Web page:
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Bhutan--courageously re-
fused to condemn Zionism
and abstained.
India also was the leader
of the 20-member United
Nations committee--16 of
which have no relations
with Israel--in demanding
Israel's withdrawal by next
June 1 from the territories
she administers.
But the same committee
made no mention of the
need for the Arabs to recog-
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Seminary Letter Revives
1840 'Damascus Affair'

NEW YORK—The library
of The Jewish Theological
Seminary of America has
acquired a letter dated 15.
December 1840, which
sheds light on the murky
Damascus Affair." This in-
cident in the annals of inter-
national diplomacy, which
headlined the news . 137
years ago, begins with the
charge of a heinous crime,
involves counter-charges,
long journeys to the Orient,
betrayal and retraction.
Isaac Cohen wrote the let-
ter from London to Lady Ju-
dith and Sir Moses Mon-
tefipre, his sister and broth-
er-in-law, in Naples.
Archivist Sharon Horo-
witz researched the histori-
cal context of the letter,
and from her notes we
learn that the letter refers,
to current events in Dam-
ascus, where 13 Jews were
arrested after the murder
of the superior of a Francis-
can convent. Charged with
ritual murder and tortured,
four died at their captors'
hands and the rest con-
fessed. Havoc was then
wreaked upon the Dam-
ascan Jewish community.
Europeans who learned of
this incident attempted to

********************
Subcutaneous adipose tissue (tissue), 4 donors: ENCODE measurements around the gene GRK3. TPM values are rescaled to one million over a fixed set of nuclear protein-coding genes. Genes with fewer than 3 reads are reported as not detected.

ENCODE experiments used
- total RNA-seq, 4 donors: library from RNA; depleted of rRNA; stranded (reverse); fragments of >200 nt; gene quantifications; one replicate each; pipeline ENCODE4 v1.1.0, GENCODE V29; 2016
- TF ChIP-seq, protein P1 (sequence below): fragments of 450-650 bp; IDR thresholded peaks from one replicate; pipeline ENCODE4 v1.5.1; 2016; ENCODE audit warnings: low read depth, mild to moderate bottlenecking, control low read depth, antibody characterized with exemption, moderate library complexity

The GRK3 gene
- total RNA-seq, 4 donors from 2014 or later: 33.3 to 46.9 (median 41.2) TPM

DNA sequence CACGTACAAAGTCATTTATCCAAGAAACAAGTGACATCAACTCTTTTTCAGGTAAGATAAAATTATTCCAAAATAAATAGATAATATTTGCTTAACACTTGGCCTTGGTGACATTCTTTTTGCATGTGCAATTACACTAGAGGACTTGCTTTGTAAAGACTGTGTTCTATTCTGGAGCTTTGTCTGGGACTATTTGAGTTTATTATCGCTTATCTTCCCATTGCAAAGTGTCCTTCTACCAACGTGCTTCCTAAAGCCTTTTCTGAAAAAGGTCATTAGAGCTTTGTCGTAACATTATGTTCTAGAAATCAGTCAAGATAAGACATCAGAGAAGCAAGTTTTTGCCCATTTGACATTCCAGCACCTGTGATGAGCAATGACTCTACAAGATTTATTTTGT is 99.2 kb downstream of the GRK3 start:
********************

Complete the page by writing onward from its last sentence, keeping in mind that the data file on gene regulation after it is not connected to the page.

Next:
assuage their outrage by
sending an envoy to the
Pasha of Egypt and the Sul-
tan of Constantinople. Their
meetings resulted in the re-
lease of the remaining pris-
oners with a declaration by
the Pasha of their in-
nocence, and a comment by
the Sultan that the claim of

ritual murder was absurd.
Isaac's concluding phrase
refers to Isaac Cremieus,
an attorney traveling with
the Montefiore delegation,
who stated that he thought
a Jew had killed the Fran-
ciscan, terming the culprit
not "a respectable member
of the community." Thus,
the letter writer's rage
seems justified.
Isaac proceeds with a de-
tailed report of the thanks-
giving activities and special
prayers in -preparation for
the Montefiores' return,
and adds that "certain
Psalms and Prayers (will)
be read and chanted, the
prayer for the Queen and
Royal Family, then a Pray-
er for the Sultan (in my
humble opinion this ought
not to be as is in this coun-
try we never pray for for-
eign Princes but it would
be better to offer up a pray-
er for .all those Govern-
ments who have assisted in
this great cause).

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Regret Marxism

JERUSALEM (ZINS)—
Meir Yaari, 80-year-old lead-
er of Mapam, recently told
a party gathering, "Adopt-
ing Marxism-Lenism as
part of our ideology was
the greatest mistake of our
lives."
He added that although
the U.S. disposes of 40 per-
cent of the world's wealth it
also possesses other values,
such as freedom.

f